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Should we end Daylight Savings?



Falling back and springing forward has become a bi-annual tradition for most Americans. We often do this with­out much thought; it’s become a ritual that marks the changing seasons. In fact, many look forward to the additional sun­shine daylight time seems to generate at the end of the day during the spring and summer months.

As you may know, there is a grow­ing movement in the United States to do away with daylight saving time. In Cali­fornia, Assemblyman Kansen Chu, D – San Jose, has introduced AB 2496. The bill seeks to repeal Proposition 12, which created statewide daylight time when it was passed by voters in 1949.

Daylight saving time has a long history. Standard time in recognized time zones was not established by law until passage of the Standard Time Act during World War I. The act also established daylight time as a wartime measure that was sup­posed to help save energy, a claim that has now been called into question by some studies.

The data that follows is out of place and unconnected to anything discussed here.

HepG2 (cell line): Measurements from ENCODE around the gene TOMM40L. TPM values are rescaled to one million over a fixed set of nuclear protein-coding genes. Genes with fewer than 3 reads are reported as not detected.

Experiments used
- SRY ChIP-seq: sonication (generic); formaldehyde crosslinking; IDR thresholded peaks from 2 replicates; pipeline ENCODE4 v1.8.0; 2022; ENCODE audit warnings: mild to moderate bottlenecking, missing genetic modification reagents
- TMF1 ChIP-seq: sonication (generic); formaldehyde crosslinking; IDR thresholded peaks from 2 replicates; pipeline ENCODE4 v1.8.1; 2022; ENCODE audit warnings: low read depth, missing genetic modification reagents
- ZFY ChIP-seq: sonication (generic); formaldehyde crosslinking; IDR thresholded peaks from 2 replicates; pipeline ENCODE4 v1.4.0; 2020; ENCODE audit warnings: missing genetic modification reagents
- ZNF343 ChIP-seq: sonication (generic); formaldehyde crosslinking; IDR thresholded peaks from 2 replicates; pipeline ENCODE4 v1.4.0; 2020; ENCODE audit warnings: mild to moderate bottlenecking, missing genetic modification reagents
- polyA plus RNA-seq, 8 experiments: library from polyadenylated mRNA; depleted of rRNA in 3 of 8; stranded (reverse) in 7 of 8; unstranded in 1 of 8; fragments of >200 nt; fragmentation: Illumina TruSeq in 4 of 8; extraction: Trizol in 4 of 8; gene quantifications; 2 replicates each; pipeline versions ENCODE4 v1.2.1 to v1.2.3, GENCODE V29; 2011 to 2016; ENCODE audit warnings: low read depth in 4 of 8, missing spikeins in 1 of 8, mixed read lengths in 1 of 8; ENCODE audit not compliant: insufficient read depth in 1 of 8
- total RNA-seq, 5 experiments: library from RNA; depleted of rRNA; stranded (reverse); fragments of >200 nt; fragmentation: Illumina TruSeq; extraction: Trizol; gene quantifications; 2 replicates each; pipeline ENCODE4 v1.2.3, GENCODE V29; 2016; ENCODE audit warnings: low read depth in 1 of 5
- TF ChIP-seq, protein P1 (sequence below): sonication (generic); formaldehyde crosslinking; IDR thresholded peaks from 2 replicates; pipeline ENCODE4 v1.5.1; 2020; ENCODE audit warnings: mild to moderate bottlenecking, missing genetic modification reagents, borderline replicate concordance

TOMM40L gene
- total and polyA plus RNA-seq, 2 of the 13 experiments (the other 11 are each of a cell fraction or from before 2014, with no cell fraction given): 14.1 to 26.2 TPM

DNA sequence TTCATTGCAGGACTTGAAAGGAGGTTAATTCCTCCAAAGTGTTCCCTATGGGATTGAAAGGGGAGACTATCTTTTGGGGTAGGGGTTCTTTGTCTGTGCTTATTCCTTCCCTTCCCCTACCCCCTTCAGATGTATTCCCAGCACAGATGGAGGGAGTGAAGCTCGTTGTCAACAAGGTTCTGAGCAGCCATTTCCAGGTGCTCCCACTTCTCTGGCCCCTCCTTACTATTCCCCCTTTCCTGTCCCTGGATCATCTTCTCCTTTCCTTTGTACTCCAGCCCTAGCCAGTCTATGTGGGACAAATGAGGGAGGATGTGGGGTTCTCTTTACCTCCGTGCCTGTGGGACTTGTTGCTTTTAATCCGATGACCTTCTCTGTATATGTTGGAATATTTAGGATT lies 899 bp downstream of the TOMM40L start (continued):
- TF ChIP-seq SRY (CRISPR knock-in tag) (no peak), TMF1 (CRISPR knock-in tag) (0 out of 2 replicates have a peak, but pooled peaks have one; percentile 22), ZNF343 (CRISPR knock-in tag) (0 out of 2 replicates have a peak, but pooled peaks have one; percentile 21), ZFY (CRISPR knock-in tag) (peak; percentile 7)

The nation’s first experiment with daylight saving time ended when it was repealed in 1919. With the outbreak of World War II, daylight saving time was reinstated, but its observance was left up to states and localities once the war was over. This created a hodgepodge of local time observances, which led Congress to pass the Uniform Time Act in 1966. The Act provided for nationwide stan­dardized starting and ending dates for daylight time, with exemptions allowing states like Arizona and Hawaii (and now maybe California) to opt out.

I’d like to hear your opinions about this proposal. If you’d like to weigh in, please visit my website at:

*Note: Opinions expressed by columnists and letter writers are those of the writers and not necessarily those of the newspaper.

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